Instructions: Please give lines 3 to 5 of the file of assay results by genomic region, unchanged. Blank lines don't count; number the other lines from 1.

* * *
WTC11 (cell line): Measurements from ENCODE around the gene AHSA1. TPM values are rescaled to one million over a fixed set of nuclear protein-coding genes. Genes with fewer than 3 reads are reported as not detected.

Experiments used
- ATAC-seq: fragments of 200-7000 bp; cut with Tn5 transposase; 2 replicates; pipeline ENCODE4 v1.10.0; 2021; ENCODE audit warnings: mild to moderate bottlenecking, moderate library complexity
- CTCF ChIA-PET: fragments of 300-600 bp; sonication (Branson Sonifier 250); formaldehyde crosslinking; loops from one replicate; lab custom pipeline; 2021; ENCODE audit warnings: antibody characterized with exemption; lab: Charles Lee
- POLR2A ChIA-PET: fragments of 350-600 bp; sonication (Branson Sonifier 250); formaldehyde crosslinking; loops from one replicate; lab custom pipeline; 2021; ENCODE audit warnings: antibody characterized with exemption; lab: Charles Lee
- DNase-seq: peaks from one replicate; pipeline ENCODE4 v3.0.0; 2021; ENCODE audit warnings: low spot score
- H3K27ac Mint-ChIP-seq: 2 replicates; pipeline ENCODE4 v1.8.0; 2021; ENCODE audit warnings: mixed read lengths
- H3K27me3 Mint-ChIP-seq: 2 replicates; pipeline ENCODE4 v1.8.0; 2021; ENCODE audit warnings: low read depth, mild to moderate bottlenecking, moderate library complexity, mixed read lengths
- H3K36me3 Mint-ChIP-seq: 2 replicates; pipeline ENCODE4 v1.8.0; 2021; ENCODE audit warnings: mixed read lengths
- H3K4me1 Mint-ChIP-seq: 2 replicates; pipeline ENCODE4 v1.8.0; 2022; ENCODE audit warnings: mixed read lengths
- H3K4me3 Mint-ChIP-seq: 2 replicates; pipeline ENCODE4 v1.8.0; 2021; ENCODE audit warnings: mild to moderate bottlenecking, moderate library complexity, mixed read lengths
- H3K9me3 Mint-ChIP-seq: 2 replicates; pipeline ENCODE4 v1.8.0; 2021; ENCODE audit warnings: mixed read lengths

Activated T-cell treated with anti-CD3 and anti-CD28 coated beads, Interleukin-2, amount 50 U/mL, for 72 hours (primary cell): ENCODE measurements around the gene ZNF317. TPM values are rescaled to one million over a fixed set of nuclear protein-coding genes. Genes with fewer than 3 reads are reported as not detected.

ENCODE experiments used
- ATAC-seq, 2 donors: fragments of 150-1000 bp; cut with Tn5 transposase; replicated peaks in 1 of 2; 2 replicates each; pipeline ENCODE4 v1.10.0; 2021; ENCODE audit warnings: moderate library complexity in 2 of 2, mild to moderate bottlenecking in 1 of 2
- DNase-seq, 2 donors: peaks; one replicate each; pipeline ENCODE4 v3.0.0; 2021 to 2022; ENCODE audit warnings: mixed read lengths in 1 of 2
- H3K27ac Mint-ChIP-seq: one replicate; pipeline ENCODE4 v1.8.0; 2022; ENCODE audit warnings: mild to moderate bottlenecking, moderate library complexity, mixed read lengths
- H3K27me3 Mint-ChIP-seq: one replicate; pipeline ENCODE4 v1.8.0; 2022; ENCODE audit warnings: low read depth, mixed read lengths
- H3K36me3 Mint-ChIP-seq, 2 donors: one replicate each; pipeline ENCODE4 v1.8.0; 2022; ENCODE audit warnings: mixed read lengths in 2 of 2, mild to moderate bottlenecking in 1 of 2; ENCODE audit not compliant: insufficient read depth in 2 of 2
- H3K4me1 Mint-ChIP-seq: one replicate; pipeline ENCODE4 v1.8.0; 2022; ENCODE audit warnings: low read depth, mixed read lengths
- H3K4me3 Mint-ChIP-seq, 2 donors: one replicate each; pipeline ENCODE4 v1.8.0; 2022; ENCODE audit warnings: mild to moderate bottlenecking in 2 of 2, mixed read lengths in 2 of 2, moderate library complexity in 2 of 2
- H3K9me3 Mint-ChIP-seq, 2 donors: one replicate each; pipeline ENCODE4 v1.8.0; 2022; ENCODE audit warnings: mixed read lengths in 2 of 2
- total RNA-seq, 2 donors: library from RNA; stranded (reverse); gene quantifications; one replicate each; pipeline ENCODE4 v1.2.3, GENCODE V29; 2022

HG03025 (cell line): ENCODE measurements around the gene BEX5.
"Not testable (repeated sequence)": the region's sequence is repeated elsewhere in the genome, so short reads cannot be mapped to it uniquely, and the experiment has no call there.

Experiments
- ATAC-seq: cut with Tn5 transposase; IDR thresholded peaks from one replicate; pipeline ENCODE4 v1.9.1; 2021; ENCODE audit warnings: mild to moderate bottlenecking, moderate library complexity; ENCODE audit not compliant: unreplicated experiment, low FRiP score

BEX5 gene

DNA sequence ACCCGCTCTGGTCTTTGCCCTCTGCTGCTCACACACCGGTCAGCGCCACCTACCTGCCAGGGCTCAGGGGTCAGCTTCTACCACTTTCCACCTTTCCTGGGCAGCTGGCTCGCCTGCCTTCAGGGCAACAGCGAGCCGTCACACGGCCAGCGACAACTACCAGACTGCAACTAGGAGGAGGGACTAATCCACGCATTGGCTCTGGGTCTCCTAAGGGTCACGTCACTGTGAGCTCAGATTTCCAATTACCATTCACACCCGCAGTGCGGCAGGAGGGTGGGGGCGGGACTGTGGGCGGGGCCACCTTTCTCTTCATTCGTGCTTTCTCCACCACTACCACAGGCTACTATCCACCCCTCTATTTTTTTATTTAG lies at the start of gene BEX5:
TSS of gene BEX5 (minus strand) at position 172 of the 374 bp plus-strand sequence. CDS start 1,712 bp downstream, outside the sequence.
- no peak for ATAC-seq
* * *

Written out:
- ATAC-seq: fragments of 200-7000 bp; cut with Tn5 transposase; 2 replicates; pipeline ENCODE4 v1.10.0; 2021; ENCODE audit warnings: mild to moderate bottlenecking, moderate library complexity
- CTCF ChIA-PET: fragments of 300-600 bp; sonication (Branson Sonifier 250); formaldehyde crosslinking; loops from one replicate; lab custom pipeline; 2021; ENCODE audit warnings: antibody characterized with exemption; lab: Charles Lee
- POLR2A ChIA-PET: fragments of 350-600 bp; sonication (Branson Sonifier 250); formaldehyde crosslinking; loops from one replicate; lab custom pipeline; 2021; ENCODE audit warnings: antibody characterized with exemption; lab: Charles Lee